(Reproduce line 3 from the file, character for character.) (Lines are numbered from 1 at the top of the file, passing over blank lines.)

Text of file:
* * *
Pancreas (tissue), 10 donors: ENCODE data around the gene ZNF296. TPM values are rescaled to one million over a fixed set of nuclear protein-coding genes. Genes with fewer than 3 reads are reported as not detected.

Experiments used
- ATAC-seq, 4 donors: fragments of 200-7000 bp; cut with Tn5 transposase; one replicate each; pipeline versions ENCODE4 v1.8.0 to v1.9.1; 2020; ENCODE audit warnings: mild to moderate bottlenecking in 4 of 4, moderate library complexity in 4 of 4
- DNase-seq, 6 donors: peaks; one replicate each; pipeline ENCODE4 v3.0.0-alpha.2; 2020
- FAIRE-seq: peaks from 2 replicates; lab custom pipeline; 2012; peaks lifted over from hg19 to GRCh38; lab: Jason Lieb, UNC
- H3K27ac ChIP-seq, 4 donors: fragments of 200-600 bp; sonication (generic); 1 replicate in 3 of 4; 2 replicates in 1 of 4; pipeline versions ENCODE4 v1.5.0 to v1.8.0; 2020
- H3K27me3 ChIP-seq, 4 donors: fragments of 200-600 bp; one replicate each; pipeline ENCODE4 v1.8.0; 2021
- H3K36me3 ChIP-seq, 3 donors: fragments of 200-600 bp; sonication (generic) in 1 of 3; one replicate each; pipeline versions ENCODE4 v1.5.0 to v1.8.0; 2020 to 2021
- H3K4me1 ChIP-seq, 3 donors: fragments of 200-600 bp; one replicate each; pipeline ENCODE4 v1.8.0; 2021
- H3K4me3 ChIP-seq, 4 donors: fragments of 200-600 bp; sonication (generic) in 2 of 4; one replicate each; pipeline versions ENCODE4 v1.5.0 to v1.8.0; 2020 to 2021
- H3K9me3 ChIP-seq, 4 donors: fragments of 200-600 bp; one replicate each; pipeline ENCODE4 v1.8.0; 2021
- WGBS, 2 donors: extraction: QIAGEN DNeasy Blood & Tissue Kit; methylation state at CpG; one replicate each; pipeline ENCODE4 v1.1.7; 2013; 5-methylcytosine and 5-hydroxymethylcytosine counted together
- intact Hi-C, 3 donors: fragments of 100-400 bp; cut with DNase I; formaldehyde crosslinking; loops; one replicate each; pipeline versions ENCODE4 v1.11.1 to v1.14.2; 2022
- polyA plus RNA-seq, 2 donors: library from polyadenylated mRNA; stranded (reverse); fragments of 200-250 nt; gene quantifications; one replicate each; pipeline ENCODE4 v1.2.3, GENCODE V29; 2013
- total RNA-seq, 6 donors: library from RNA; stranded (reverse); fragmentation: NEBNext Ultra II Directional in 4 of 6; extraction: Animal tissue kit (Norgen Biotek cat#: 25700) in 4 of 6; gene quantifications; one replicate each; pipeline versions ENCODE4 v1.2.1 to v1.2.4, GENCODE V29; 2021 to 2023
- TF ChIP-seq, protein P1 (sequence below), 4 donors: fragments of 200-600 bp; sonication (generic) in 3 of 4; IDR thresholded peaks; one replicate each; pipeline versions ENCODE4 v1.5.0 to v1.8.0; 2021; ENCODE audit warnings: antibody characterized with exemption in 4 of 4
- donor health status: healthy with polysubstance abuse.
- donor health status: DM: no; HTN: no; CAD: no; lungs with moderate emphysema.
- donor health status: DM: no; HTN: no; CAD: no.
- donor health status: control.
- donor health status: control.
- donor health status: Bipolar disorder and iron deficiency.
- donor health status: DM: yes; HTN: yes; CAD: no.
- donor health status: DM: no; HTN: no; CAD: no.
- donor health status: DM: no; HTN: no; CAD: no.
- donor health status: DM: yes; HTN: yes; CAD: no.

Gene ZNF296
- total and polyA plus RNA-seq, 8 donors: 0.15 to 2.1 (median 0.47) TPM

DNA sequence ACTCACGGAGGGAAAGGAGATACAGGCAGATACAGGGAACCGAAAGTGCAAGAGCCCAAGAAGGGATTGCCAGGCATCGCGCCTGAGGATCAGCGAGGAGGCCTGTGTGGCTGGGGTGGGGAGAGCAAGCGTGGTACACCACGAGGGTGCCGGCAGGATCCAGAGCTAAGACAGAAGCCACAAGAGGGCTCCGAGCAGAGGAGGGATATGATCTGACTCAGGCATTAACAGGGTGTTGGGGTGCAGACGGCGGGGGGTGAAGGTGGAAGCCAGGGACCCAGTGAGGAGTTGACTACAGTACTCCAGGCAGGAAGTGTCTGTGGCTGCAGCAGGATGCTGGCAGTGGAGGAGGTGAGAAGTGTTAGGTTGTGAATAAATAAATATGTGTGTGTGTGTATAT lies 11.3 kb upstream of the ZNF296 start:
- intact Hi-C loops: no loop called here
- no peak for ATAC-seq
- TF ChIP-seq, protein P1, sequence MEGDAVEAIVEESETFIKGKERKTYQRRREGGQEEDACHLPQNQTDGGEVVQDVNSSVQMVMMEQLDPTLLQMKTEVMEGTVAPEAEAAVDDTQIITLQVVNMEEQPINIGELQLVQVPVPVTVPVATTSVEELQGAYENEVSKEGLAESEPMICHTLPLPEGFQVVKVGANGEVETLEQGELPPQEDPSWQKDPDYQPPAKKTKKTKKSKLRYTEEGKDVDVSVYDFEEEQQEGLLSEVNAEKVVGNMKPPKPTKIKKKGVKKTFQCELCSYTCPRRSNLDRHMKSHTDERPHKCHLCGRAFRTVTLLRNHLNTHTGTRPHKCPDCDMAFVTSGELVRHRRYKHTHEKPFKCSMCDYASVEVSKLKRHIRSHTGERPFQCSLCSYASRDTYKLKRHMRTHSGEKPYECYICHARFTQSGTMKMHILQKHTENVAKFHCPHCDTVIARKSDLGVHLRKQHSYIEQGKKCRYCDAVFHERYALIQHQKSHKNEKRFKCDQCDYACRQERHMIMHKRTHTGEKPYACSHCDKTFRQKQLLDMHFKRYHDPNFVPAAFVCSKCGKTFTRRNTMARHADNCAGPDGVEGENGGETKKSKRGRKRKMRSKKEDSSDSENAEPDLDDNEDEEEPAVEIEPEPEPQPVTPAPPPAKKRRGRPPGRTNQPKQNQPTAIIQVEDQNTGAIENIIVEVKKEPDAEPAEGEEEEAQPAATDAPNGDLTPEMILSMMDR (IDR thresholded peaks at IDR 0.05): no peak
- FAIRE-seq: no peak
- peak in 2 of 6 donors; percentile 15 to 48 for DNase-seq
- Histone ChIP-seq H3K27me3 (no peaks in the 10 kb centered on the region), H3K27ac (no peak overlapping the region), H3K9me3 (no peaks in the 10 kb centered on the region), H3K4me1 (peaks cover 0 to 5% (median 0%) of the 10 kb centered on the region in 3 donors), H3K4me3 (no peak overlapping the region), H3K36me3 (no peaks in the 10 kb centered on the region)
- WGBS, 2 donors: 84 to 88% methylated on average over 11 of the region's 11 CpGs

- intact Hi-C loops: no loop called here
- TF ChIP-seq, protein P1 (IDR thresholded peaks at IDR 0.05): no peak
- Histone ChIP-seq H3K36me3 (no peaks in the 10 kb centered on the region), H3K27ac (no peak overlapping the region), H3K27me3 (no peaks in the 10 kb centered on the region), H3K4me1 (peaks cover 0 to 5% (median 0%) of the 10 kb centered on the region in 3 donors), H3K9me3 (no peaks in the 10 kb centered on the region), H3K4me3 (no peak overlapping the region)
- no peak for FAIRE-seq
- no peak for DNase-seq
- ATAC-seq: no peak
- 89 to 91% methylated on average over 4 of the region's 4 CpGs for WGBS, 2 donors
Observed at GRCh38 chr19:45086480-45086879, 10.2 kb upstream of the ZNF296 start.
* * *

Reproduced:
- ATAC-seq, 4 donors: fragments of 200-7000 bp; cut with Tn5 transposase; one replicate each; pipeline versions ENCODE4 v1.8.0 to v1.9.1; 2020; ENCODE audit warnings: mild to moderate bottlenecking in 4 of 4, moderate library complexity in 4 of 4